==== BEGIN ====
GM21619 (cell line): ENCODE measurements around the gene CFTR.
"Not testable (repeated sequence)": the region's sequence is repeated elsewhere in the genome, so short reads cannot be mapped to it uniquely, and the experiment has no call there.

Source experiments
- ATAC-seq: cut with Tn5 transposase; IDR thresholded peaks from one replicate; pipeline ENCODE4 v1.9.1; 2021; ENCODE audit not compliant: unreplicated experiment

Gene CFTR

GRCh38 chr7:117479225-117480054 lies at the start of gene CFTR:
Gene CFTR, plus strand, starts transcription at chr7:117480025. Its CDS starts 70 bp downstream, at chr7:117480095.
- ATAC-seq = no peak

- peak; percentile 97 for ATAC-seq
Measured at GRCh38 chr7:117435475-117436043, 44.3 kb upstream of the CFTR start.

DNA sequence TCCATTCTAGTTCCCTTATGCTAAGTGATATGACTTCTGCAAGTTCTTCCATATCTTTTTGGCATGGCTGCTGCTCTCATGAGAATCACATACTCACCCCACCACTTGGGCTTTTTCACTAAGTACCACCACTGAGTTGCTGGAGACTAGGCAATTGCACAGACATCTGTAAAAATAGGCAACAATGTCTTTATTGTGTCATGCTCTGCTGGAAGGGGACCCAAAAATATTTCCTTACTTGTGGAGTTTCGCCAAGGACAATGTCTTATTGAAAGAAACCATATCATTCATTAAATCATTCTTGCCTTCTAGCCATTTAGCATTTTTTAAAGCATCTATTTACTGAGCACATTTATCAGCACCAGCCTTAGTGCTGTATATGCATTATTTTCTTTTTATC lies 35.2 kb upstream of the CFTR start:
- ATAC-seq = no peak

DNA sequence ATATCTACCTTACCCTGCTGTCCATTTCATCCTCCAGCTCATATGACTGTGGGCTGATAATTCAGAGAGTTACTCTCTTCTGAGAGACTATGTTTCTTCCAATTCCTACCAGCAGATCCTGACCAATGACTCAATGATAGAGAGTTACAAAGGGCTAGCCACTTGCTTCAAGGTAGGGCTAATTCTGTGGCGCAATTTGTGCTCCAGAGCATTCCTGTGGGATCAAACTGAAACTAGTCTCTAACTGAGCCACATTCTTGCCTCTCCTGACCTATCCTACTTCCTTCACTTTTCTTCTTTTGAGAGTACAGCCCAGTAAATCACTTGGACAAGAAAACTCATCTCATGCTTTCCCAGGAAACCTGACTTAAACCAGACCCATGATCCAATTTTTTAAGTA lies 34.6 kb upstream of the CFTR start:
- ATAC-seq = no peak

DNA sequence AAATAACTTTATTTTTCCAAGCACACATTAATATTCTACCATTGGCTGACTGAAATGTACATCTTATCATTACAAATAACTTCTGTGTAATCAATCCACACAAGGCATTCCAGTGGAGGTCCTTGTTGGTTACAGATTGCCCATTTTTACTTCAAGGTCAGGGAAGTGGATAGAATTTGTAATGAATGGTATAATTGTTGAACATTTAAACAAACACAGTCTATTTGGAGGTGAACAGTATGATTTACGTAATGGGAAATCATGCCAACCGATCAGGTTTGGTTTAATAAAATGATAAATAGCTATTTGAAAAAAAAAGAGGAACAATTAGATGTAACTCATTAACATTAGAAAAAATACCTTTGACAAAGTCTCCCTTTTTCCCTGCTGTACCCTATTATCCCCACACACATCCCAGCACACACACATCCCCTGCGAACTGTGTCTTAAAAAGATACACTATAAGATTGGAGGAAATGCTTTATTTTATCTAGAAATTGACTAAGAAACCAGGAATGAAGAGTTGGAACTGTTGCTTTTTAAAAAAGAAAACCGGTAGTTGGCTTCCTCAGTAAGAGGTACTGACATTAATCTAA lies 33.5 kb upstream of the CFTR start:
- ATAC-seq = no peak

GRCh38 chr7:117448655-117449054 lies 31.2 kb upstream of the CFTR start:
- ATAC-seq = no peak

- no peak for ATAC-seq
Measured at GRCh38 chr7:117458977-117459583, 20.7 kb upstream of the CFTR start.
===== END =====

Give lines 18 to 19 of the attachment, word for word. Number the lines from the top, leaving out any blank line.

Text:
- ATAC-seq = no peak

- no peak for ATAC-seq